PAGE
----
BORNO State Governor Babagana Zulum has kicked state policing, saying Nigeria is not yet matured for it.
Zulum said this while delivering a lecture at the National Institute for Policy and Strategic Studies (NIPSS), Kuru, Plateau State, on Thursday.
He noted that a decentralised Police system would complicate security challenges in the country. He feared that elected governors might use it to harass and intimidate people of other tribes.
“Honestly speaking, I, Babagana Zulum, will not support it, not because I don’t like it, but because of the implications,” he said.
“Nigeria is not mature for state Police. Some state governors can use it to wipe away other tribes apart from their tribes.
“So, we have to be very careful. If half of the power given to the Nigeria Army, Police and others are given to state Police, Nigeria will be in problem.”
The governor’s comments are coming weeks after a bill seeking to amend the 1999 Constitution to accommodate the creation of state police has passed the second reading at the House of Representatives.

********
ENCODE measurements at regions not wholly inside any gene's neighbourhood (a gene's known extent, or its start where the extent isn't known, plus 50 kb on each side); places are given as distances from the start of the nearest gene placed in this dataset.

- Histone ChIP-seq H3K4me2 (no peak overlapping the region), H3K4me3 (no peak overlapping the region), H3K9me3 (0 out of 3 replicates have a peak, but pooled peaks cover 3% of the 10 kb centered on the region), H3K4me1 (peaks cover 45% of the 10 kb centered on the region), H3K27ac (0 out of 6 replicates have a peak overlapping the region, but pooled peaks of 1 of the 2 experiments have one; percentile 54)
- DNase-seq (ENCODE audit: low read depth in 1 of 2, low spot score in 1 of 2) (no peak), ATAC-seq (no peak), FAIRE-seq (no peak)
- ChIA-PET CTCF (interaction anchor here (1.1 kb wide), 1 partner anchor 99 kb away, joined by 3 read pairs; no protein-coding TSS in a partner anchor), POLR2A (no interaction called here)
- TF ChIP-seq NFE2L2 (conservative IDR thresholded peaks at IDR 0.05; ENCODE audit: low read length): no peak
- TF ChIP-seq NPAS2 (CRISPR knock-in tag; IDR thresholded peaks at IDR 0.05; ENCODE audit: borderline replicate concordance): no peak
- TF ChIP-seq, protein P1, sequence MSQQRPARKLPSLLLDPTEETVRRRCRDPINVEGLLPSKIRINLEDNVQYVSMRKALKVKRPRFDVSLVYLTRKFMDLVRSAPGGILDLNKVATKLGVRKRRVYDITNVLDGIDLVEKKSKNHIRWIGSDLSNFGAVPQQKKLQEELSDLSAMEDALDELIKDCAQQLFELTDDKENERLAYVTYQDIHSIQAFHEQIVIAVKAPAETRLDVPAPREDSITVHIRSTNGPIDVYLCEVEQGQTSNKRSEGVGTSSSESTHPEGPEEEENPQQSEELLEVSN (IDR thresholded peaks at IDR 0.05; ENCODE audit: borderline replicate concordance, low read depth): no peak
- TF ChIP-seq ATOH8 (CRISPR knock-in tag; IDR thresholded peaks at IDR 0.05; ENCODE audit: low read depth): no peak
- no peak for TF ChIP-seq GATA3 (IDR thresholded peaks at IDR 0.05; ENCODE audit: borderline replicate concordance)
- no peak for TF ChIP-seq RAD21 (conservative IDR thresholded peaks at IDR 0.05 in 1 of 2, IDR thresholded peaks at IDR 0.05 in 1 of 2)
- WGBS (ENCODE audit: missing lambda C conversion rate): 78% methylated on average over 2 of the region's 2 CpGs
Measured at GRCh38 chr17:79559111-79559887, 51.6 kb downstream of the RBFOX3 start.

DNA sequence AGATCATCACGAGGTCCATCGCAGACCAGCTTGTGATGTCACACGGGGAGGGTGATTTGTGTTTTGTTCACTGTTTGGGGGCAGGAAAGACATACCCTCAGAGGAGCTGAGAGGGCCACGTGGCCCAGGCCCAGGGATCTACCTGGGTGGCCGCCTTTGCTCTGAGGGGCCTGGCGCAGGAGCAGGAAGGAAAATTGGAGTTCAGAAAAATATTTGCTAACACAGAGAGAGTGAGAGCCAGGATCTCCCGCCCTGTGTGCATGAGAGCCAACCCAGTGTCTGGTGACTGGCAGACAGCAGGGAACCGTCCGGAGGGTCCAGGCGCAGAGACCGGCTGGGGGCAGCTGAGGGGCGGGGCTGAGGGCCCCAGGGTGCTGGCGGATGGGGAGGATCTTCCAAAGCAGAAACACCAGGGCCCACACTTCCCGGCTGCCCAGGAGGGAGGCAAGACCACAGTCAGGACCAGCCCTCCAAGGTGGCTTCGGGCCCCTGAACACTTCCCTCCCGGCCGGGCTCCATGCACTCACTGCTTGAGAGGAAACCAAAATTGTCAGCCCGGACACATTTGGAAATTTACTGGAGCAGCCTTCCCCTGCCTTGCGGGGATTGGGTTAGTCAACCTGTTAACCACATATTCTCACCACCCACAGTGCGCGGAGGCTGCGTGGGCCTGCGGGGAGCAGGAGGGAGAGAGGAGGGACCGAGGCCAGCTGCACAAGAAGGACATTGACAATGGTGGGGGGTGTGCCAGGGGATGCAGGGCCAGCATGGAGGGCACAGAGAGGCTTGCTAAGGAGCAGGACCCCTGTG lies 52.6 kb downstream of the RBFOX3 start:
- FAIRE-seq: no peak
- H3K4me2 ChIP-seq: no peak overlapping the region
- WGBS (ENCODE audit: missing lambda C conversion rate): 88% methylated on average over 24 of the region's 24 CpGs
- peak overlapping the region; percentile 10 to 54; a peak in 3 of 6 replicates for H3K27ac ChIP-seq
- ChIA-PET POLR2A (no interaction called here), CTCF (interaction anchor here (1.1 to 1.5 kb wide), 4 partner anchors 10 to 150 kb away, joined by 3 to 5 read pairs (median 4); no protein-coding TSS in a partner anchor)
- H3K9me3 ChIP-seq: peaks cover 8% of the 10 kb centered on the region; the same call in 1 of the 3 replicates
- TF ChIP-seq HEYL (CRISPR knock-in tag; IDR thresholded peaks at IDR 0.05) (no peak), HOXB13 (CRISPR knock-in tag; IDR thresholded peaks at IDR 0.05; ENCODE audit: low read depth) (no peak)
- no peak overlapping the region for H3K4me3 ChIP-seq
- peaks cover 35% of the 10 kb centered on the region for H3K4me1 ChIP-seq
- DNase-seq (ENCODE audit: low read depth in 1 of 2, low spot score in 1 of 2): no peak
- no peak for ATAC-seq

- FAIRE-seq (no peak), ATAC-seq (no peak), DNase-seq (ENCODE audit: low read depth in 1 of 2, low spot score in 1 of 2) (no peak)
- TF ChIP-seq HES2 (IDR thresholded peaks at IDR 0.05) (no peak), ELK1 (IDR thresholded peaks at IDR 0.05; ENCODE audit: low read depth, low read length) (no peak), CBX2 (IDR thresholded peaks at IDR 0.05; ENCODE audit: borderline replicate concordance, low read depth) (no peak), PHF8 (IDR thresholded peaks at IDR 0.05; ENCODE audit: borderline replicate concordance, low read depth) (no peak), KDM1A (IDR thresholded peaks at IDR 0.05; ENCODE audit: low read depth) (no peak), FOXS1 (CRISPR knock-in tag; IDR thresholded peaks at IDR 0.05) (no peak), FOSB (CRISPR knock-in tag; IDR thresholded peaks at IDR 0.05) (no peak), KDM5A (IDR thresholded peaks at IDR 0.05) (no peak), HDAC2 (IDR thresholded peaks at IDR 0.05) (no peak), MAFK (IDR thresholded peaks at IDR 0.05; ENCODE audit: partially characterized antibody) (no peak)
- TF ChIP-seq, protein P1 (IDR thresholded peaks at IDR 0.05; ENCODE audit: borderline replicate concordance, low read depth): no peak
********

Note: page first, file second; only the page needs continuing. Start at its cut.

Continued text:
The bill entitled, ‘A Bill for an Act to Alter the Provisions of the Constitution of the Federal Republic of Nigeria, 1999, to Give Legal Backing to State Security Outfit to Complement the Nigeria Police Force,’ was sponsored by Anthony Afe from Delta State.
It seeks to decentralise the current Police structure in the country by moving policing from the Exclusive List of the constitution to the Concurrent List.
Zulum’s statement also came when there have been persistent calls from Nigerians, security stakeholders and state governors from the southern region to amend the constitution to make provisions for state policing to address the country’s numerous security challenges.
The constitutional amendment process is ongoing at the National Assembly.
Faced with the urgency to provide security for their people and arrest the looming crisis of clashes between farmers and herders, governors from the South-West region of the country moved in 2020 to create a regional security outfit codenamed ‘Amotekun.’ The South-East governors also created ‘Ebube Agu.’